The software also provides real-time analysis of the manufacturing processes underway, which it displays on a large screen on the factory floor for assembly workers and management to view. That display includes any alerts indicating a problem or deviation from the usual assembly process.

In addition, the software compares the collected RFID read data against information stored in the company's existing inventory-management software, in order to determine when parts or components need to be replenished and thereby ensure that production is never delayed. In the future, Jenke explains, that data could be shared with suppliers to make the reordering process even more automatic.

By using the RFID-based data, workers can quickly readjust to the assembly of new products for different orders. "The line is flexible enough that we could potentially reduce the switch-over time within six [common] product families to zero," Jenke says, adding, "Our approach to the introduction of Industry 4.0 is one of many small but fast steps." The company began designing the multi-product assembly line in mid-2013, and had it in operation just over a year later.

To date, Jenke reports, the system has provided the benefits that Bosch Rexroth had hoped for. "The numbers are truly amazing," he states. "The new line increased productivity by 10 percent and we could reduce our inventory by 30 percent."

As an item arrives at an intelligent workstation for use in the assembly process, a Bosch Rexroth ID 200 RFID reader captures its unique tag ID number.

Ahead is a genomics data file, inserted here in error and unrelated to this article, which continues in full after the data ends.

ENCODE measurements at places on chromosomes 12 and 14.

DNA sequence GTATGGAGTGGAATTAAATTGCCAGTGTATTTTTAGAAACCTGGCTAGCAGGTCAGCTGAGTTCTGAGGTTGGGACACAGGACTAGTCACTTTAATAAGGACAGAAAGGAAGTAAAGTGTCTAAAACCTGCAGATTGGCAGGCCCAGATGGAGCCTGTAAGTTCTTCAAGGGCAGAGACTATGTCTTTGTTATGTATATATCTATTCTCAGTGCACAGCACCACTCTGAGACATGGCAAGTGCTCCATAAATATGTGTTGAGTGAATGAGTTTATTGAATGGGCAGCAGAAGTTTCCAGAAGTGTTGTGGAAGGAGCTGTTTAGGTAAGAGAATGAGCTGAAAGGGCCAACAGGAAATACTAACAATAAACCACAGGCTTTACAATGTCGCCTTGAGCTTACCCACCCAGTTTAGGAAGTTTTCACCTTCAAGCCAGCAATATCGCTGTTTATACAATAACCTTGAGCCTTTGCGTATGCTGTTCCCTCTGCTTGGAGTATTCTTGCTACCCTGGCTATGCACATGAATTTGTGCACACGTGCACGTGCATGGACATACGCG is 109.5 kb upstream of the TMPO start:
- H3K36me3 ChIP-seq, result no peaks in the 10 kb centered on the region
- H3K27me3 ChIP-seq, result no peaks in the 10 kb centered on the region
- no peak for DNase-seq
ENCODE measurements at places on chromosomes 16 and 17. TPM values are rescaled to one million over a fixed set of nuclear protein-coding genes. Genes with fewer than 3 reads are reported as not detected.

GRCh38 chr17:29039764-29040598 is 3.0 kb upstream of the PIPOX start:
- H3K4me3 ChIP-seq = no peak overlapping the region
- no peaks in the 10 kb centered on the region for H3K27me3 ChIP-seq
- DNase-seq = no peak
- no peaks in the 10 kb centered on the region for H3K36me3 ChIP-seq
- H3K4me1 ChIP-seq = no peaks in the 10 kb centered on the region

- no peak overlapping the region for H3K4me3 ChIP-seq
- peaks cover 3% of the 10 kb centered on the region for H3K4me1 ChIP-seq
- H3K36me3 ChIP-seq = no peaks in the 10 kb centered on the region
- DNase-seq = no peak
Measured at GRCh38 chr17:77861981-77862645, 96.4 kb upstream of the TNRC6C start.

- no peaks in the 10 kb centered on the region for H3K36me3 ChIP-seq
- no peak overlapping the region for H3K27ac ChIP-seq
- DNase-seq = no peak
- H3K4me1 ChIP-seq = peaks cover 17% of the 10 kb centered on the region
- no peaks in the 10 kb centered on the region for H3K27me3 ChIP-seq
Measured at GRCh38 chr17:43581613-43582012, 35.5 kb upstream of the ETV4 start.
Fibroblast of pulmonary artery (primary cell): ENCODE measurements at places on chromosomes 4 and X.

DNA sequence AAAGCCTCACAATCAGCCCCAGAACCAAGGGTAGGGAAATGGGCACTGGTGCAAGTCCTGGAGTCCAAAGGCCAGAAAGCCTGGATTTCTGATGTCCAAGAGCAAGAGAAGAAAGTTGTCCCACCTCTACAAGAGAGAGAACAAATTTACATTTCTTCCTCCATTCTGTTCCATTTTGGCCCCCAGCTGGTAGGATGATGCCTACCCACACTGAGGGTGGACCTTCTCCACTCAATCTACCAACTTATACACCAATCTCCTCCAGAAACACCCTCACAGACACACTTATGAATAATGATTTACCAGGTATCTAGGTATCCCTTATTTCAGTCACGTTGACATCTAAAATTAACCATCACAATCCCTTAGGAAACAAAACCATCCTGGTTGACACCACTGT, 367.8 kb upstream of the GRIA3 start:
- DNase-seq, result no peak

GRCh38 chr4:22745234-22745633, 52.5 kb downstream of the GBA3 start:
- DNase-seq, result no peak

The use of the Bluetooth beacon and RFID technologies, Jenke adds, gives Bosch Rexroth the ability to change assembly operations in order to accommodate a different order. "We have full availability," he says, "because the line needs no switch-over for the different variants." Reducing errors had been another concern, since operators could make mistakes when reading paper-based instructions, either by misreading the text or by reading the wrong text. "We are very, very close to zero-fault manufacturing. What is equally important, the associates accept and like the new line because they feel less stress." This, he notes, is due to individualized working instructions and increased safety, since the systems recognize the work pieces' configuration automatically.

According to Jenke, the company is now offering the same solution to other manufacturers using Bosch hardware and software on a hosted server. "Industry 4.0 Bosch Rexroth follows a dual strategy," he says. "As a lead operator, we test and evaluate the potentials in small pilot projects on a regular basis in our own plants." Such hands-on experience in daily production, he adds, along with research and development, optimizes the products in use. "As a result, we can supply Industry 4.0-ready automation products and solutions to machine builders and system integrators, which are already tested and proven."